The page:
I was married in this Church and worship there as well sometimes, here in Las Vegas.
Oct. 11, 2009
Copyright © Las Vegas Review-Journal
Liturgies, food, drink, dancing will mark milestone by St. John the Baptist church
You won't see it, not even if you look really hard, but St. John the Baptist Greek Orthodox Church is a church built on a foundation of souvlaki, moussaka and baklava.
This month, members of St. John -- the church most Southern Nevadans probably know because of its annual Greek Food Festival fundraisers -- will celebrate the parish's 50th anniversary.
And, as they do, it will be an occasion for members to observe it not just with liturgies, but with food, drink, dancing and celebration of the community they've created.
In a way, St. John's beginnings can be traced to the small, then steadily growing, number of Greek immigrants who settled in the Las Vegas Valley beginning in the early 1900s.
Susan Stamis, who has compiled the church's history, notes that, in 1929, John Pappas and two partners opened the city's first Greek-owned restaurant, the White Spot Cafe. But Pappas' introduction to Las Vegas actually came earlier: In 1909 when, as a water boy with the San Pedro, Los Angeles and Salt Lake Railroad, he first passed through town.
Pappas would, Stamis says, come to be regarded as the "godfather" of St. John the Baptist Greek Orthodox Church.
Also among the valley's early Greek settlers and St. John founders were George Sackas and his wife, Lea, who came here from Los Angeles after their marriage in 1931. Because they were Las Vegas' only married Greek couple, their home became the city's gathering place for Greeks to celebrate and socialize, Stamis says.
As the Greek population of Southern Nevada grew, Greek Orthodox residents began to hold informal religious observances in their homes, she continues, although baptisms required traveling to parishes in Salt Lake City or Los Angeles.
In 1954, after a Greek Orthodox baptism that took place in a borrowed Christian church here, Bishop Athenagoras Kokinakis, who had traveled here to perform the baptism, asked to meet with the women in attendance.
Kokinakis suggested that the women form a local chapter of Philoptochos, a church women's philanthropic group, because "that's the only way you are going to be able to get a church started here," Stamis says.
Kokinakis, Stamis adds, even kicked things off with a donation of $10.
On April 9, 1959, the Eastern-Greek Orthodox Community of Las Vegas was formally incorporated, and fundraising efforts for a church began in September of that year with a dinner dance. John Pappas, Stamis says, won the right to name the church in an auction, and chose to dedicate it to St. John the Baptist, his son's patron saint.
For two years, the congregation celebrated Masses at Christ Episcopal Church while searching for a facility of its own. In 1961, members purchased a former synagogue at Maryland Parkway and Carson Avenue and converted it into a church.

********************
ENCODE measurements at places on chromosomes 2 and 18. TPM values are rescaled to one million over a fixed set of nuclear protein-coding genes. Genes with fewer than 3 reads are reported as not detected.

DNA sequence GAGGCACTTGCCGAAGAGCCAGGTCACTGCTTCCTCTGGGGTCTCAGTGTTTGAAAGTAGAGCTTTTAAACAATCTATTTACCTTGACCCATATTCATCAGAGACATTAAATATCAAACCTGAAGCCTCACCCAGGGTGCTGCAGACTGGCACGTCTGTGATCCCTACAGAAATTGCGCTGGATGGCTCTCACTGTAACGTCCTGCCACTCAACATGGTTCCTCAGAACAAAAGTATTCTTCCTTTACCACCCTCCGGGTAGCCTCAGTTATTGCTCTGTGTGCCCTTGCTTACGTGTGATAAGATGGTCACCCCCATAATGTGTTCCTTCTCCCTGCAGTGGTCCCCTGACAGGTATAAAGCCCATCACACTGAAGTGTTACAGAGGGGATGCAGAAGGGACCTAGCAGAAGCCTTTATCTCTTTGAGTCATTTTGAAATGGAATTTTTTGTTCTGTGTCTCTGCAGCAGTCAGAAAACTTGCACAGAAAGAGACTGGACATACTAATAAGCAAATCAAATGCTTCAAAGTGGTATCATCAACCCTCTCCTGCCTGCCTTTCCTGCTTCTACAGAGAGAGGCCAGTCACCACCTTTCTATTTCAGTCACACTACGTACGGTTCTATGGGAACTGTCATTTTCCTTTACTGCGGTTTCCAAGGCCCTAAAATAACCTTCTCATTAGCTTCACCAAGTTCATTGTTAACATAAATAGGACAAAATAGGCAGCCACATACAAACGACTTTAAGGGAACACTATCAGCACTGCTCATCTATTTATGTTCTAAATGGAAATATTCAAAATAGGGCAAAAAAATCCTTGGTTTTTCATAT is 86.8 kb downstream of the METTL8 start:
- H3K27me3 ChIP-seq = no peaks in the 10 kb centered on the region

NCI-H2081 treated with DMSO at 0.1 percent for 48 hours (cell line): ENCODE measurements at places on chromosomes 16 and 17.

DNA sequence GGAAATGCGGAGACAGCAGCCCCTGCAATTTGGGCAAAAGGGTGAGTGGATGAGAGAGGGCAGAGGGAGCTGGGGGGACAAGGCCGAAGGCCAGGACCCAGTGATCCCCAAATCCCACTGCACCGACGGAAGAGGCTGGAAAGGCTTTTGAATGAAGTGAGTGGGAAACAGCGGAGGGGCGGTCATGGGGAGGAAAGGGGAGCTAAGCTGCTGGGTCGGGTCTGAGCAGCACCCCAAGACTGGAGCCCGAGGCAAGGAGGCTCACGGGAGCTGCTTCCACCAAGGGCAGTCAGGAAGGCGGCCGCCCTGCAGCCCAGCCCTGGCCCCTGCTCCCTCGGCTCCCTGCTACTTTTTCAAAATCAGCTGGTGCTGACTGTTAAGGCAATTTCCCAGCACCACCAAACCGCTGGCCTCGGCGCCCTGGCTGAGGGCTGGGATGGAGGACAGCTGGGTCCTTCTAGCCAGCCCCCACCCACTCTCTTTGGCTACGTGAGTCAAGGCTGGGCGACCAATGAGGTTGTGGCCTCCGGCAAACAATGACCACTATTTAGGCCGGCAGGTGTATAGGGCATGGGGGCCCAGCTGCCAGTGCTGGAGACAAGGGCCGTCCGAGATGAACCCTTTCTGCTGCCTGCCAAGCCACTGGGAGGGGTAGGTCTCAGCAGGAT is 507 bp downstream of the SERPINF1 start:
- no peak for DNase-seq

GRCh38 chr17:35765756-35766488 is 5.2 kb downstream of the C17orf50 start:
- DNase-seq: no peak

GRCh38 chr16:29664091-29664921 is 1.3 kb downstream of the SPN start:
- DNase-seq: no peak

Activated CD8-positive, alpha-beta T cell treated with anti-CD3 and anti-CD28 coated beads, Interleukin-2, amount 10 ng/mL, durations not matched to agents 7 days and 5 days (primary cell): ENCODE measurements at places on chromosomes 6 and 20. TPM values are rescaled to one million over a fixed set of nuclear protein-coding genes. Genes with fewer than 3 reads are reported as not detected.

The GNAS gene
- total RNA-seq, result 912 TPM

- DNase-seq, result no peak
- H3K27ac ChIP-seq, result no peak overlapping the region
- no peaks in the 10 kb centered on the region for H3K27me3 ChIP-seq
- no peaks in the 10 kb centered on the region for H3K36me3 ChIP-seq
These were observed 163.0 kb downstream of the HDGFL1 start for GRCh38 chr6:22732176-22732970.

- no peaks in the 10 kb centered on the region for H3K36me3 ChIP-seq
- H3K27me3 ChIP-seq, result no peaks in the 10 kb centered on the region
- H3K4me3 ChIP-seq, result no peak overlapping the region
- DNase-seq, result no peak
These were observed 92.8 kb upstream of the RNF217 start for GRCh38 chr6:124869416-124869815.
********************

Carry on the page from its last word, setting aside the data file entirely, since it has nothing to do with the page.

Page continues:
While the congregation's new church was simple, at least by Greek Orthodox standards, it did have its charms.
It wasn't "a grand church like most Greek Orthodox churches are," Stamis explains. "But it was so warm. When you walked in, it felt like (you were) in a little country church somewhere, because it was all white, which is unusual for a Greek Orthodox church, and it had stained-glass windows, which also are not common in Greek Orthodox churches."
That building served as St. John the Baptist Greek Orthodox Church until the congregation's move into its current sanctuary, built upon purchased land at 5300 S. El Camino Road and completed in 1992. As a fundraiser for the church's construction -- then as a fundraiser to pay the church's mortgage and, now, for other parish activities -- the Ladies Philoptochos Society in 1973 instituted the Greek Food Festival.
Parishioner Rena Kalkas came to the United States from Crete in 1973 and attended the first festival as a tourist. Watching the food, the music and the dancing, she recalls, "I was like, where are these people coming from? It was like they all came from the villages (in Greece). Wow."
And, Kalkas notes, "soon, I became one of them."
During the annual festivals, the Rev. John Hondros, St. John's current pastor, leads visitors on tours of the church. Some of those visitors, Hondros says, have converted to the faith because of those tours.
"Our physical food brings them in," he explains, "but they are attracted to the spiritual stuff eventually."
Today, Hondros calls St. John's "an inclusive parish" that cherishes both its own ethnic traditions and its outreach into the community. In addition to its own Greek Orthodox members, the church serves members of Russian, Bulgarian, Ethiopian, Serbian and Romanian Orthodox communities across the valley.
Above all, the 450 or so families of St. John's share a strong sense of community, both in worship and as fellow parishioners. According to Hondros, visitors -- there are many, Hondros notes, including out-of-towners who visit St. John to be married -- invariably are impressed not only by St. John's Byzantine architecture but by the sense of community they feel.
"When people come here to worship from other parishes on Sunday, they tell me, 'This parish is really alive,' " he says.
In fact, Stamis adds, smiling, "when we come into church, somewhere during the service -- forgive me, Father -- we turn to our neighbor and say, 'Are you going to coffee hour?' "
Hondros laughs. "You do?" he responds in mock surprise. "I thought it was, 'Wow, that was a great sermon.' "
But Hondros is OK with that. While liturgy is the most crucial aspect of church life, he says, a strong sense of community is almost as important.
Contact reporter John Przybys at email@example.com or 702-383-0280.